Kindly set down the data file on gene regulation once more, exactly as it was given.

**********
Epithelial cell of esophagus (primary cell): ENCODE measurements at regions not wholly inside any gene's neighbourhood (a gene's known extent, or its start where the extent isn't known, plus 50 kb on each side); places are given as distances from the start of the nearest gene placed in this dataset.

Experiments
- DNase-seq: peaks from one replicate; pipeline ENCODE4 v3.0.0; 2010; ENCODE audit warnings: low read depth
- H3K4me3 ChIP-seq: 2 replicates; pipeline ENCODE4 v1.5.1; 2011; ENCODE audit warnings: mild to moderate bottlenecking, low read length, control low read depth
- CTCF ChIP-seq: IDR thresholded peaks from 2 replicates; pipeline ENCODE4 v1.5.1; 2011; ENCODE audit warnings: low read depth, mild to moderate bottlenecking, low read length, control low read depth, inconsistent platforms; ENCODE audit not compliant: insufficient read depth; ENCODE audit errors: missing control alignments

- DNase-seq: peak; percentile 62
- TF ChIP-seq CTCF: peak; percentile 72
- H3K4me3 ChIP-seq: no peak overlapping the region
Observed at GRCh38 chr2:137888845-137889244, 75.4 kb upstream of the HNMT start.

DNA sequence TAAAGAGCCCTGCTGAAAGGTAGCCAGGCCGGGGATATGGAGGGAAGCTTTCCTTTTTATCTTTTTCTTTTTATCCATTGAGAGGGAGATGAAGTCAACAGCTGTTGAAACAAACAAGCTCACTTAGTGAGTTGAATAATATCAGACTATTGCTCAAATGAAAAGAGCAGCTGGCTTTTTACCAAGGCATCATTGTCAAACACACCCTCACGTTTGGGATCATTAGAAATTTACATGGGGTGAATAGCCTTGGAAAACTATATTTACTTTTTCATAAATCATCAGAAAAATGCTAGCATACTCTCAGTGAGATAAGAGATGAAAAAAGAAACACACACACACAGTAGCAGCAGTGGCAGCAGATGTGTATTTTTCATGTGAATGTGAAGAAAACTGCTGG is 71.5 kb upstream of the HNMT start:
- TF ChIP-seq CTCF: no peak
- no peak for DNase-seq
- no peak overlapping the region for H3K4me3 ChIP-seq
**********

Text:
Epithelial cell of esophagus (primary cell): ENCODE measurements at regions not wholly inside any gene's neighbourhood (a gene's known extent, or its start where the extent isn't known, plus 50 kb on each side); places are given as distances from the start of the nearest gene placed in this dataset.

Experiments
- DNase-seq: peaks from one replicate; pipeline ENCODE4 v3.0.0; 2010; ENCODE audit warnings: low read depth
- H3K4me3 ChIP-seq: 2 replicates; pipeline ENCODE4 v1.5.1; 2011; ENCODE audit warnings: mild to moderate bottlenecking, low read length, control low read depth
- CTCF ChIP-seq: IDR thresholded peaks from 2 replicates; pipeline ENCODE4 v1.5.1; 2011; ENCODE audit warnings: low read depth, mild to moderate bottlenecking, low read length, control low read depth, inconsistent platforms; ENCODE audit not compliant: insufficient read depth; ENCODE audit errors: missing control alignments

- DNase-seq: peak; percentile 62
- TF ChIP-seq CTCF: peak; percentile 72
- H3K4me3 ChIP-seq: no peak overlapping the region
Observed at GRCh38 chr2:137888845-137889244, 75.4 kb upstream of the HNMT start.

DNA sequence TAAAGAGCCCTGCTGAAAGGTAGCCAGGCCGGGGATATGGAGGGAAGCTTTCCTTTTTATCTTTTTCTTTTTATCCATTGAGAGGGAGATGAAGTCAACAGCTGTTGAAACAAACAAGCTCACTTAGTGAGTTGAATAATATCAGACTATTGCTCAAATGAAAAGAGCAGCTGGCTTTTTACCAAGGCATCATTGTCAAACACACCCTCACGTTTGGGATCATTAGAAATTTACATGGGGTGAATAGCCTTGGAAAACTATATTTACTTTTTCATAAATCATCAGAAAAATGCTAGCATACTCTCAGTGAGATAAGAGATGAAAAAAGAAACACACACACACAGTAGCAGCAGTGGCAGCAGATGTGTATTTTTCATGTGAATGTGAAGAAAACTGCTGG is 71.5 kb upstream of the HNMT start:
- TF ChIP-seq CTCF: no peak
- no peak for DNase-seq
- no peak overlapping the region for H3K4me3 ChIP-seq